Here in the District of Columbia there is more property than I am actually authorized to take, due to pupil population.

Believe it or not, there are 11 States that have smaller pupil enrollment than the District of Columbia, but we have a very small enrollment compared to New York State, Pennsylvania, or some other States.

It is all apportioned according to a chart. I can show you in this book a chart to show you what the population of each State is, and how they divide this property up according to utilization.

Mr. YATES. Is this all property that came out of the last war, or is it surplus to the Department's needs today?

Mr. PARMELE. That is correct. We are getting out of the war surplus now into what we call the operational surplus.

Mr. YATES. I see.

Mr. PARMELE. Many times an item is picked up which it would not pay to repair in the Federal Government because of the labor that would be involved.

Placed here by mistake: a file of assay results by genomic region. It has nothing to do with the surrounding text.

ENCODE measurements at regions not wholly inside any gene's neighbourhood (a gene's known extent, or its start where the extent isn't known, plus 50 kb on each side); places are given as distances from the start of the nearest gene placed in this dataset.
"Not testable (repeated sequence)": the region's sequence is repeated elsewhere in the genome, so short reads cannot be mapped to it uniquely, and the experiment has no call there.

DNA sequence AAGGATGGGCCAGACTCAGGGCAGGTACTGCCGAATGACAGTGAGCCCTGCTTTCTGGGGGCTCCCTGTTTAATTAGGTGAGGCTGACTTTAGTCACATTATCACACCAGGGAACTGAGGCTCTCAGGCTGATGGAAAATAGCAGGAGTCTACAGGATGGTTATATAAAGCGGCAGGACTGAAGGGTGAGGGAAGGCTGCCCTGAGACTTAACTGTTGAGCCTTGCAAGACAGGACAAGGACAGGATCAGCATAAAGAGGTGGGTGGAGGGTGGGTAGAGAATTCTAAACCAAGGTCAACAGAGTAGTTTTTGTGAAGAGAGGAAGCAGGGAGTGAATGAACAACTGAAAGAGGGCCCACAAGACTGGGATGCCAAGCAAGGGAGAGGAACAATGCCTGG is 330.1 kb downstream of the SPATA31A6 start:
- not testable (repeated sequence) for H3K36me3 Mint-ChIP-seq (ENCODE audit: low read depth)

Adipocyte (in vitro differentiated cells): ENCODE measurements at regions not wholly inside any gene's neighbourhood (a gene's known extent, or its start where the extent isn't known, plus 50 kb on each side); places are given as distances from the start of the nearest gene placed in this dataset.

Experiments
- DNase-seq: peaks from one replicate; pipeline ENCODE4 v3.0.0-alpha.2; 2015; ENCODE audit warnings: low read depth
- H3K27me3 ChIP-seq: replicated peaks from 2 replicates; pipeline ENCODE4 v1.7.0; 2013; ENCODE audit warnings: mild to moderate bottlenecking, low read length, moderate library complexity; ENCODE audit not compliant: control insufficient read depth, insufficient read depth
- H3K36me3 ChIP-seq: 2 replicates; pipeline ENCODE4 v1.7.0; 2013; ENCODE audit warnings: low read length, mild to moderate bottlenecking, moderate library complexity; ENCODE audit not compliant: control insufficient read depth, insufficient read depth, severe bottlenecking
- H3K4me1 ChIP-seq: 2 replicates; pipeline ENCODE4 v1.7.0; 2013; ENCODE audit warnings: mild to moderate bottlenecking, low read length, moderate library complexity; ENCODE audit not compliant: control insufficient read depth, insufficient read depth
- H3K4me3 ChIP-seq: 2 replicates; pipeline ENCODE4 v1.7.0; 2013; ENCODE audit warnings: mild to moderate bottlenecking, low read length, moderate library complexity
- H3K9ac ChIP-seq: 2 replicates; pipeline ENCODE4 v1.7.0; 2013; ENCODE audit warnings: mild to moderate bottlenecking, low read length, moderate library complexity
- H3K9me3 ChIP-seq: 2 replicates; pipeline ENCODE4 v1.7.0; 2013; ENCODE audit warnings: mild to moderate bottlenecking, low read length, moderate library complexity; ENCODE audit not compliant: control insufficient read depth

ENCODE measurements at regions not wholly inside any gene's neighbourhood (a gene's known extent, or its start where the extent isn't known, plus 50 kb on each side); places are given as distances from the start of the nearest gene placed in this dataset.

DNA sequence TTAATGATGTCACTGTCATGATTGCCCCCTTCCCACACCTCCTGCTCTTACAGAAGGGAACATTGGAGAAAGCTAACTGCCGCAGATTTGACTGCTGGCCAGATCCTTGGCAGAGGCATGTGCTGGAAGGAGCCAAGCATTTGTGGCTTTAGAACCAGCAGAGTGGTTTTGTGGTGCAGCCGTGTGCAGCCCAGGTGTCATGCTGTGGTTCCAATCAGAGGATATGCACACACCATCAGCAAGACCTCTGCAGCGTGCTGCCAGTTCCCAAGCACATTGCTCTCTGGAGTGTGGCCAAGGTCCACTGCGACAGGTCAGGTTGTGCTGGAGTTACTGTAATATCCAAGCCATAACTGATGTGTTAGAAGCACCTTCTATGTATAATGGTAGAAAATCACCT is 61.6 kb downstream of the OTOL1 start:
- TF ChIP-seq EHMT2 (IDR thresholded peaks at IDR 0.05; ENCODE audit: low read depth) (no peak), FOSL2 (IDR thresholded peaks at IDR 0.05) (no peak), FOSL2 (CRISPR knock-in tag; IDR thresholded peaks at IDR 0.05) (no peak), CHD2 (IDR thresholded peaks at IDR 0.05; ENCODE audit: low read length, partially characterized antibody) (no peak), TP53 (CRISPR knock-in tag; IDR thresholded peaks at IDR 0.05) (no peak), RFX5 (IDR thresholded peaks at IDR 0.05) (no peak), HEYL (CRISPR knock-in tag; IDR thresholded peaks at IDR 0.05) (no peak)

Mr. YATEs. Yes.

Mr. PARMELE. It goes into a school and the pupils can repair it and put it in operation at a great saving to the schools.

This book gives you a chart showing the breakdown of the property and the percentage basis of how it is distributed among all the 48 States and the District of Columbia.

Mr. Yates. I notice that this is out of the military, is it not?

Mr. PARMELE. It is military, and we are getting it now from the Federal Bureau of Supply, also.


Mr. Yates. Does the Office of Education get first priority on this material?

Mr. PARMELE. After the Federal agencies have been taken care of. In other words, let us say that the Army has some property and the Navy wants it. They have first crack at it. Any one of the Government activities is first. We come first after the Government activities, just before it goes on sale to the public.